STILLWATER, Okla.—Drinking green tea or supplementing with the extract every day may improve heart health in obese subjects with metabolic syndrome, according to an Oklahoma State University study (doi:10.1016/j.nut.2010.01.015). The study, which was published in Nutrition, found green tea and its extract significantly reduced plasma serum amyloid alpha, an independent cardiovascular disease (CVD) risk factor.
Green tea (Camellia sinensis) has shown to exert cardioprotective benefits in observational studies. The objective of this clinical trial was to assess the effects of green tea on features of metabolic syndrome and inflammation in obese subjects.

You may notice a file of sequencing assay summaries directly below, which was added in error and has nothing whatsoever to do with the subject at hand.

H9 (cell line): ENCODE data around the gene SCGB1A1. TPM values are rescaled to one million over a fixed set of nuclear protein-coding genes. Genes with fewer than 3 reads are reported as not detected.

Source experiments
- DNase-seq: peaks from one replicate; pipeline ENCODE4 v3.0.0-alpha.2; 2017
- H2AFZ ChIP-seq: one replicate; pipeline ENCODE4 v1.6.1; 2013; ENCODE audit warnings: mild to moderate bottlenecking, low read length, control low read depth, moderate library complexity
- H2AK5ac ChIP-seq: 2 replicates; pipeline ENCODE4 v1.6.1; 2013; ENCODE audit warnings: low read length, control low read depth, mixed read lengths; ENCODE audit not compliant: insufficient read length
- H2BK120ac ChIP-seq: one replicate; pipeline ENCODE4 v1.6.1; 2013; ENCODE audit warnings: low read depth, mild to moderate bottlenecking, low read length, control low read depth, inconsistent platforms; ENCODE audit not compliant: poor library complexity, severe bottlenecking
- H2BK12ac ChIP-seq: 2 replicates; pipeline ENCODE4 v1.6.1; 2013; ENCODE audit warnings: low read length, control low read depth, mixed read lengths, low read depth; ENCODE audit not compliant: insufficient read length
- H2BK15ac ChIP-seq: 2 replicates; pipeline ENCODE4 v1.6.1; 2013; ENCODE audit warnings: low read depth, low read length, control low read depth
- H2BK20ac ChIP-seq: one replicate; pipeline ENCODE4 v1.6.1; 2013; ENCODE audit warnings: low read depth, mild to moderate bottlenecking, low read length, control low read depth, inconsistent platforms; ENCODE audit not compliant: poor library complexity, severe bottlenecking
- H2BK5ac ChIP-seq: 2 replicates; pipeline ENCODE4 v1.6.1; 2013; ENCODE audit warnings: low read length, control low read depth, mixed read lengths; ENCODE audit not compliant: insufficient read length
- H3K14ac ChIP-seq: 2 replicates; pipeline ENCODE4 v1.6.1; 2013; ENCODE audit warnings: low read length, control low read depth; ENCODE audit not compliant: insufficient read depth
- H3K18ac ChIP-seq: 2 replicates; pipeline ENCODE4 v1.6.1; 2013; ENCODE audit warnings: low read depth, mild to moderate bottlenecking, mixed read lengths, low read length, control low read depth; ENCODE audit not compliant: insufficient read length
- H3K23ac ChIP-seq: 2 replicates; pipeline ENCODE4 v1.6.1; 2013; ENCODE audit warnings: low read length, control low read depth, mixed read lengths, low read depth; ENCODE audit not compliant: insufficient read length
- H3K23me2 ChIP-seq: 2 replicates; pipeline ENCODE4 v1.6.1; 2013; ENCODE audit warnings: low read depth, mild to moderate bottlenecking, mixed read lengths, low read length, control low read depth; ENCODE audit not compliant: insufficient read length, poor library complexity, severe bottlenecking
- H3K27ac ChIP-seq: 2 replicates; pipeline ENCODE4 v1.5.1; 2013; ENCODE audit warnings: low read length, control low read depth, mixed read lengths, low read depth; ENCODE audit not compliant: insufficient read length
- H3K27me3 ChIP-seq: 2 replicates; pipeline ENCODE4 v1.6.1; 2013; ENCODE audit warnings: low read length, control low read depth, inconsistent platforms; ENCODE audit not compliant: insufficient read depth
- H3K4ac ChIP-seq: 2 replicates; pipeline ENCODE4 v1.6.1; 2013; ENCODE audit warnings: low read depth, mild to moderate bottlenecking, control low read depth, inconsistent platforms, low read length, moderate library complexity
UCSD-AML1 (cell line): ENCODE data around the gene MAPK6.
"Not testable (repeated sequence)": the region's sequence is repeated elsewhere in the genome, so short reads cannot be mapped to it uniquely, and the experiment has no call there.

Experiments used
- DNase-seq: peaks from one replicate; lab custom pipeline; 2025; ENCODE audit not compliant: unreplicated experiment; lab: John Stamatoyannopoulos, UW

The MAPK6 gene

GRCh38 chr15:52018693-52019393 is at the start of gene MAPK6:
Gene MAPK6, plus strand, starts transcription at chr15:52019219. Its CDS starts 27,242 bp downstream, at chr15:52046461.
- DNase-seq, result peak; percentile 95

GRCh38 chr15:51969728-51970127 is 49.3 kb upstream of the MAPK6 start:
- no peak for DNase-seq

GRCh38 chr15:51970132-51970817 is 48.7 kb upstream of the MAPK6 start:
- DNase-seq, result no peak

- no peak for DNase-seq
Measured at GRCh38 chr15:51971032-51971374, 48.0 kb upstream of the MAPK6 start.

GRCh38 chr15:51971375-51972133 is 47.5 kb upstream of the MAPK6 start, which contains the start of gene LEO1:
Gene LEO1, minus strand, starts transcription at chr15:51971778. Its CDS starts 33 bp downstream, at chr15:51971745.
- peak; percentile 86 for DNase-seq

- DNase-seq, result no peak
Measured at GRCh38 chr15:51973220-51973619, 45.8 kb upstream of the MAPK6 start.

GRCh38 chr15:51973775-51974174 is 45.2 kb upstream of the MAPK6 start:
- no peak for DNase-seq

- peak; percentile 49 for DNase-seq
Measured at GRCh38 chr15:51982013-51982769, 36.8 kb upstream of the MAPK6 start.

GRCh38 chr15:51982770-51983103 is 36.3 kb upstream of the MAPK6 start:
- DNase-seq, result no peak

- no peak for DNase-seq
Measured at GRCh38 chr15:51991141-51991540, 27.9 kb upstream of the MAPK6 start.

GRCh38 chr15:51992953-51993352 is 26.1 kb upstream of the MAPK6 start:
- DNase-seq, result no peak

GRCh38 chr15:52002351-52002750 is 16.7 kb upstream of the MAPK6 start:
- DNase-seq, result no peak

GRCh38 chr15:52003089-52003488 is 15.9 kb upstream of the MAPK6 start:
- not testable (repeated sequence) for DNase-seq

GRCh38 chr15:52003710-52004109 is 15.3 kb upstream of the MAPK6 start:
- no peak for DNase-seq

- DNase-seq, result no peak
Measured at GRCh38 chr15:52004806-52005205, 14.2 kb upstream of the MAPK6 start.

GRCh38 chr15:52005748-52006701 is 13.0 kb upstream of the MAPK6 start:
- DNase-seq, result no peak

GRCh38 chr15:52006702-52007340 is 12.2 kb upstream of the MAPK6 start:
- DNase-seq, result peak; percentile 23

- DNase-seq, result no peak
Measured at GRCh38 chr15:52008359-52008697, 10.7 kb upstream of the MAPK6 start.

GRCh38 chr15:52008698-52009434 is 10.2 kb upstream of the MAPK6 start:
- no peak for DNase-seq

Researchers conducted a randomized controlled trial in obese subjects with metabolic syndrome. Thirty-five subjects with a mean age of 42.5 ± 1.7 y and a body mass index (BMI) of 36.1 ± 1.3. For eight weeks, subjects either drank four cups of green tea a day, took two capsules of green tea extract a day, or received no received no treatment (4 cups water/d). Both the beverage and extract groups had similar dosing of epigallocatechin-3-gallate, the active green tea polyphenol. Fasting blood samples were collected at screening, after four weeks and after eight weeks of the study.
Both green tea beverage and extracts significantly reduced plasma serum amyloid alpha versus no treatment (P<0.005).However, green tea beverage or extract supplementation did not significantly alter features of metabolic syndrome or biomarkers of inflammation including adiponectin, C-reactive protein, interleukin-6, interleukin-1?, soluble vascular cell adhesion molecule-1, soluble intercellular adhesion molecule-1, leptin, or leptin:adiponectin ratio.